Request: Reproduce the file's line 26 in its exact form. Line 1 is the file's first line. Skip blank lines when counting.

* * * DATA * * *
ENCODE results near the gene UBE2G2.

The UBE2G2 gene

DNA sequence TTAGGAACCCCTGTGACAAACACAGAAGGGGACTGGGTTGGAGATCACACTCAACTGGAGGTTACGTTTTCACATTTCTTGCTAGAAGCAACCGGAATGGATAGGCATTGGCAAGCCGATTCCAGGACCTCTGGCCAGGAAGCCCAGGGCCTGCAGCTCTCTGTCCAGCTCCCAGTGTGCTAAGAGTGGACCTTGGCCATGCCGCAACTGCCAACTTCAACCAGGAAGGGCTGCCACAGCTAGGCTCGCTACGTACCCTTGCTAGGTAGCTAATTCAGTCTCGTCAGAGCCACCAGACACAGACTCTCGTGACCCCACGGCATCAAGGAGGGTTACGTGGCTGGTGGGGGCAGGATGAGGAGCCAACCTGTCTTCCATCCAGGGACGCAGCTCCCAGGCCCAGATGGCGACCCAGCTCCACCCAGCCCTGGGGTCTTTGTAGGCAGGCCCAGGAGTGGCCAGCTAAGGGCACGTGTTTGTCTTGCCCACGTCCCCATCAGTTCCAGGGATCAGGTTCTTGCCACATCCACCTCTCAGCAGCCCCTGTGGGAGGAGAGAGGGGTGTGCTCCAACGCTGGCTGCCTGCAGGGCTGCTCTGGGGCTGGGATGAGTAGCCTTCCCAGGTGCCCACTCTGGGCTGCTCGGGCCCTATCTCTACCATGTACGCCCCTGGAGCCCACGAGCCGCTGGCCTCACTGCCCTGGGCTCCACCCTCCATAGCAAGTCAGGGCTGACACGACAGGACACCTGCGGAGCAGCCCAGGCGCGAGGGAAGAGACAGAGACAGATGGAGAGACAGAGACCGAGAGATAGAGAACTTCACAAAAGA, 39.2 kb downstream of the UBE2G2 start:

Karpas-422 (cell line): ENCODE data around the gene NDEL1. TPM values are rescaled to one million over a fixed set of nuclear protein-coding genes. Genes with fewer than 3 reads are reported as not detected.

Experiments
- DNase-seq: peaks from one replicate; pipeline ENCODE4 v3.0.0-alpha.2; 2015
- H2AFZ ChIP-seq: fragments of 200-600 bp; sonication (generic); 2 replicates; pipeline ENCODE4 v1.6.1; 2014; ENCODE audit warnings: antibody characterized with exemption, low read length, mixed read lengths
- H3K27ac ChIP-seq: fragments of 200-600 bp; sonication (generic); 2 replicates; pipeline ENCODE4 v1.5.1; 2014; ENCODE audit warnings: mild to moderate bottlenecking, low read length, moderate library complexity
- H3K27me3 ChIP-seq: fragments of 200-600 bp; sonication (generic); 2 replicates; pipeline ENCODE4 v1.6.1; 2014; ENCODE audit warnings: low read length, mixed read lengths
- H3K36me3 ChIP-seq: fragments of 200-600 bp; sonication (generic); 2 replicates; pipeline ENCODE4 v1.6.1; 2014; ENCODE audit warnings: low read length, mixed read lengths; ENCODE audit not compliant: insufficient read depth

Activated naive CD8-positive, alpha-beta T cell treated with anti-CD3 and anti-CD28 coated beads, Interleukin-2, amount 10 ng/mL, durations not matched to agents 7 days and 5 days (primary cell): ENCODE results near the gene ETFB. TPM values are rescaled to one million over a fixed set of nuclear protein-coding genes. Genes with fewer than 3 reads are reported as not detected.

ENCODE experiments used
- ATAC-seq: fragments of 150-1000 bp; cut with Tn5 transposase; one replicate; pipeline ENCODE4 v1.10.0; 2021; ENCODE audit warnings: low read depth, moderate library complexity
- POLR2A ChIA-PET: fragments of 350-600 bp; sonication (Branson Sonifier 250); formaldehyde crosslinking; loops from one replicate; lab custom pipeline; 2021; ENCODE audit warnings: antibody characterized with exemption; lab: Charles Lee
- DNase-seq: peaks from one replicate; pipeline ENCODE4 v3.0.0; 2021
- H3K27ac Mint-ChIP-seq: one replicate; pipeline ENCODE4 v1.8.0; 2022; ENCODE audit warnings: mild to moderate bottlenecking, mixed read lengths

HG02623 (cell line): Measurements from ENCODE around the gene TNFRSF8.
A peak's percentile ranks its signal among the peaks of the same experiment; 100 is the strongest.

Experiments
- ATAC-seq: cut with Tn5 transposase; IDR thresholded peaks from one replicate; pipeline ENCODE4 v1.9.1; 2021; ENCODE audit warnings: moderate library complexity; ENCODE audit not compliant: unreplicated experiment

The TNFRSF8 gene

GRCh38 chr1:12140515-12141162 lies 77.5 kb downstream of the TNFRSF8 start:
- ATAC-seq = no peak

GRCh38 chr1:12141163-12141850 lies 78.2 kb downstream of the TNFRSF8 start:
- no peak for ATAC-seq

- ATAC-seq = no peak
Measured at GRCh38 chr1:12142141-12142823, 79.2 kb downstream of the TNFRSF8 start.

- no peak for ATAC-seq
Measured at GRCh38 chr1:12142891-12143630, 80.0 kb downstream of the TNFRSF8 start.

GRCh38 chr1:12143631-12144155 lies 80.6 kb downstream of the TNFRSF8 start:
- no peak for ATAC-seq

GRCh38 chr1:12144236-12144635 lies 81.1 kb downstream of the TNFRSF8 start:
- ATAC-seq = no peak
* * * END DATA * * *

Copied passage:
- ATAC-seq = no peak